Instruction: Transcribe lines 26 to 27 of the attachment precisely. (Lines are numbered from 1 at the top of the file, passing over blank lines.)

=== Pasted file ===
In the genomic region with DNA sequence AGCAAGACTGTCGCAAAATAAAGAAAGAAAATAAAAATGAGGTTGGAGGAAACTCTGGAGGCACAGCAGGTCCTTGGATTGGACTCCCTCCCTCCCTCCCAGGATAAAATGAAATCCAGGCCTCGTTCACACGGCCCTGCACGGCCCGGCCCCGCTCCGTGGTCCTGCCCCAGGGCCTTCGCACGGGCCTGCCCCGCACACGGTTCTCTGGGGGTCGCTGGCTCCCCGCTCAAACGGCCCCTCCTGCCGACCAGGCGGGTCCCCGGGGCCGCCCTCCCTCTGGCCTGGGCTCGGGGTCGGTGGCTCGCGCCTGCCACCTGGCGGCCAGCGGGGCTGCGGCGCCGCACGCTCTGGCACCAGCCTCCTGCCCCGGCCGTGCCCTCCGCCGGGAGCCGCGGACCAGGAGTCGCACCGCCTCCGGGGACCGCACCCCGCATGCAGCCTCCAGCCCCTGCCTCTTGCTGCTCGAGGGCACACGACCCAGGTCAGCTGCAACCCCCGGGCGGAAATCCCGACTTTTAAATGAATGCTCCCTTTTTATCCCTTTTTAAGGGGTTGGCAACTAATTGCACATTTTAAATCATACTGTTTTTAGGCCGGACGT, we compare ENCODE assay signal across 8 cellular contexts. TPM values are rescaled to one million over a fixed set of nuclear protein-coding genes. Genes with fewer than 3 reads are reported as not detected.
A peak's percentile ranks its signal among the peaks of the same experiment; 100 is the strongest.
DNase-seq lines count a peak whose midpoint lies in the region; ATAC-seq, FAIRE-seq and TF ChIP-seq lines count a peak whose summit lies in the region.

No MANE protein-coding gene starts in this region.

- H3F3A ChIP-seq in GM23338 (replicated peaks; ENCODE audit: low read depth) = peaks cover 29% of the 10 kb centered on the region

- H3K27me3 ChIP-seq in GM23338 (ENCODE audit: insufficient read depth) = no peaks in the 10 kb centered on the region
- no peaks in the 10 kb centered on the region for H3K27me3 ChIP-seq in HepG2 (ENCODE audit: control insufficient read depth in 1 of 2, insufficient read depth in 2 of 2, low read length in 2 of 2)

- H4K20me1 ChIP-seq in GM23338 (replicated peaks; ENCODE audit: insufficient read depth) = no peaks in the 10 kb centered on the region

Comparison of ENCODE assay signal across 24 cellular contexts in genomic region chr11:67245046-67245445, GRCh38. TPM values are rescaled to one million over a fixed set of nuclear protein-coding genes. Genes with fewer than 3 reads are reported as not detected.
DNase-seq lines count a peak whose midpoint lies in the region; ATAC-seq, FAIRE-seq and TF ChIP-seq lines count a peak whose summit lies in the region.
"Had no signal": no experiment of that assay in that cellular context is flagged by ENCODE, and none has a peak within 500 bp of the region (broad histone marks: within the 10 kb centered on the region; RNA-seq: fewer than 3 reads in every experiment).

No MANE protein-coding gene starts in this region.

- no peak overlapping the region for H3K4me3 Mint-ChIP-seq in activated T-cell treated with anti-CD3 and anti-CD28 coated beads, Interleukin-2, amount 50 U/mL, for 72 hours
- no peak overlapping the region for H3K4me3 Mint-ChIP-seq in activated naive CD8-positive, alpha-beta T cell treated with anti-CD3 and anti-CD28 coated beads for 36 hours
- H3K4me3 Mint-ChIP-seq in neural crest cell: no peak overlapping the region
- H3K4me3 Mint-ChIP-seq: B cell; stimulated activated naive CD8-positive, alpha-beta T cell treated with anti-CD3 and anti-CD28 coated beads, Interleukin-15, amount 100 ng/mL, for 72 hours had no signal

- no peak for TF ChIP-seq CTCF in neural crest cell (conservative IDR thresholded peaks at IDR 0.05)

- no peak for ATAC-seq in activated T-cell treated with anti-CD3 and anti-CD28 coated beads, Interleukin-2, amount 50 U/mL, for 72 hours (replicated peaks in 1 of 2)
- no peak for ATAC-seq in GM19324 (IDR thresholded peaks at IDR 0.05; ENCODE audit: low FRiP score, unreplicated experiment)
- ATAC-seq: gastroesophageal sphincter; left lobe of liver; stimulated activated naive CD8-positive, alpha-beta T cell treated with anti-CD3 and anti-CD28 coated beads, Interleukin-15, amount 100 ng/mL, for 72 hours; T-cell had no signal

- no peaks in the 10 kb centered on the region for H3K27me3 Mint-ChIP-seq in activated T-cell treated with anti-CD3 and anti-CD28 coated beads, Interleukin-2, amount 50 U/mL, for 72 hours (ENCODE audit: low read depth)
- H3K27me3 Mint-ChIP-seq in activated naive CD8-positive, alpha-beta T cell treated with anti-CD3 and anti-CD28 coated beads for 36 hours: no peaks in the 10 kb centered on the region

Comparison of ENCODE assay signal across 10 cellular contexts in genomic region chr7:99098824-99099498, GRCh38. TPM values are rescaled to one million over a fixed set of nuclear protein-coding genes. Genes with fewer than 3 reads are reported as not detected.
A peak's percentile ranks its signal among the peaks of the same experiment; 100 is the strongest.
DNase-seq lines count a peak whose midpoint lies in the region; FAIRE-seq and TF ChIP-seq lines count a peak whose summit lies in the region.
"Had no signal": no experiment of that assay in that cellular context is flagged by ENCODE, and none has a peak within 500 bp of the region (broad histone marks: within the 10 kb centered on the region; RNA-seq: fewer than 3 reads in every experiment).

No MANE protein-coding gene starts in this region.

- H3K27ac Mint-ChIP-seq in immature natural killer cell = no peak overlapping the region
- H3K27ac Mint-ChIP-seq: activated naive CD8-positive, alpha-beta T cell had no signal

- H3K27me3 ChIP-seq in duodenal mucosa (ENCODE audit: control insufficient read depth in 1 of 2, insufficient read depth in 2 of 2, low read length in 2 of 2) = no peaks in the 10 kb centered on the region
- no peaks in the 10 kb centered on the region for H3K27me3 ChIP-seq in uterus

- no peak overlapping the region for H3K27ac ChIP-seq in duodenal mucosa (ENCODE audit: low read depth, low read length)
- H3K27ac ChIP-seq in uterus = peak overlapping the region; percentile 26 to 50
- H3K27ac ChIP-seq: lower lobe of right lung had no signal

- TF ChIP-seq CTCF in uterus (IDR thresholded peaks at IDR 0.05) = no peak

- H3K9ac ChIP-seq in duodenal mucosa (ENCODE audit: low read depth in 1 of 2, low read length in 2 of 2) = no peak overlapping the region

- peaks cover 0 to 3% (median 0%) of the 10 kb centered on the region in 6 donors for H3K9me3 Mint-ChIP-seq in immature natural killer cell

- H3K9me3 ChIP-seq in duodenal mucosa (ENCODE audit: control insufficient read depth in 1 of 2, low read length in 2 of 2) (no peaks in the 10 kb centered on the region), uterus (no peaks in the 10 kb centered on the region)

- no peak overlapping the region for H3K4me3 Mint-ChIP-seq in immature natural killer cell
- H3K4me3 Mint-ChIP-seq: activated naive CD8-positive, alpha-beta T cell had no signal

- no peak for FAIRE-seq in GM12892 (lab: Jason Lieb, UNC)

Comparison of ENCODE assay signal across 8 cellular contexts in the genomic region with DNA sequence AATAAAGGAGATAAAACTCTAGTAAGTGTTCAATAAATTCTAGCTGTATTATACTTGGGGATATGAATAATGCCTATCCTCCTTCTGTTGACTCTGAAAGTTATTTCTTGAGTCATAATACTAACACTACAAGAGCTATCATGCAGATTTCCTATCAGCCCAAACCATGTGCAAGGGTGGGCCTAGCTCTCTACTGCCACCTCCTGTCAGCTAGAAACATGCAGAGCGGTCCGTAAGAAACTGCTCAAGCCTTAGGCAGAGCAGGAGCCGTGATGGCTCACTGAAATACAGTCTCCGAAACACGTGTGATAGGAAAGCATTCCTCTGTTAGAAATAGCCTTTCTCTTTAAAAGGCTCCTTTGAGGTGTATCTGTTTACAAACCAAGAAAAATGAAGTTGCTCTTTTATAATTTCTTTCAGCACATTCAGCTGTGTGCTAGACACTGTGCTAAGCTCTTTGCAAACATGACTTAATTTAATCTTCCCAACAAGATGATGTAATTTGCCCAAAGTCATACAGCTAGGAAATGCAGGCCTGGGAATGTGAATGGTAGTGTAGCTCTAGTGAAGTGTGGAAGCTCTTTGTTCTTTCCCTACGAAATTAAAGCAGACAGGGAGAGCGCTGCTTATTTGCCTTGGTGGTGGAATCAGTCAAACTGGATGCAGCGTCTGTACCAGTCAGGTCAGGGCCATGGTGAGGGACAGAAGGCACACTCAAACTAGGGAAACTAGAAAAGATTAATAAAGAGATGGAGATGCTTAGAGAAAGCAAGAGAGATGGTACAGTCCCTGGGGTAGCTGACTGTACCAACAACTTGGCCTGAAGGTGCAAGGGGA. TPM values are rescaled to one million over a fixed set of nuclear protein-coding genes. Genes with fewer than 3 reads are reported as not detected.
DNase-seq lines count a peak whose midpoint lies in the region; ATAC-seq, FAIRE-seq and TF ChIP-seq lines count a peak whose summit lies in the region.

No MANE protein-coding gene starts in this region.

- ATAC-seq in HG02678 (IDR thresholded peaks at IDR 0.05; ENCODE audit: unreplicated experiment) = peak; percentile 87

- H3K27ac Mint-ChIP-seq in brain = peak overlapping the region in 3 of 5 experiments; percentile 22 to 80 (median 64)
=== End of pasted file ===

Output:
"Had no signal": no experiment of that assay in that cellular context is flagged by ENCODE, and none has a peak within 500 bp of the region (broad histone marks: within the 10 kb centered on the region; RNA-seq: fewer than 3 reads in every experiment).

No MANE protein-coding gene starts in this region.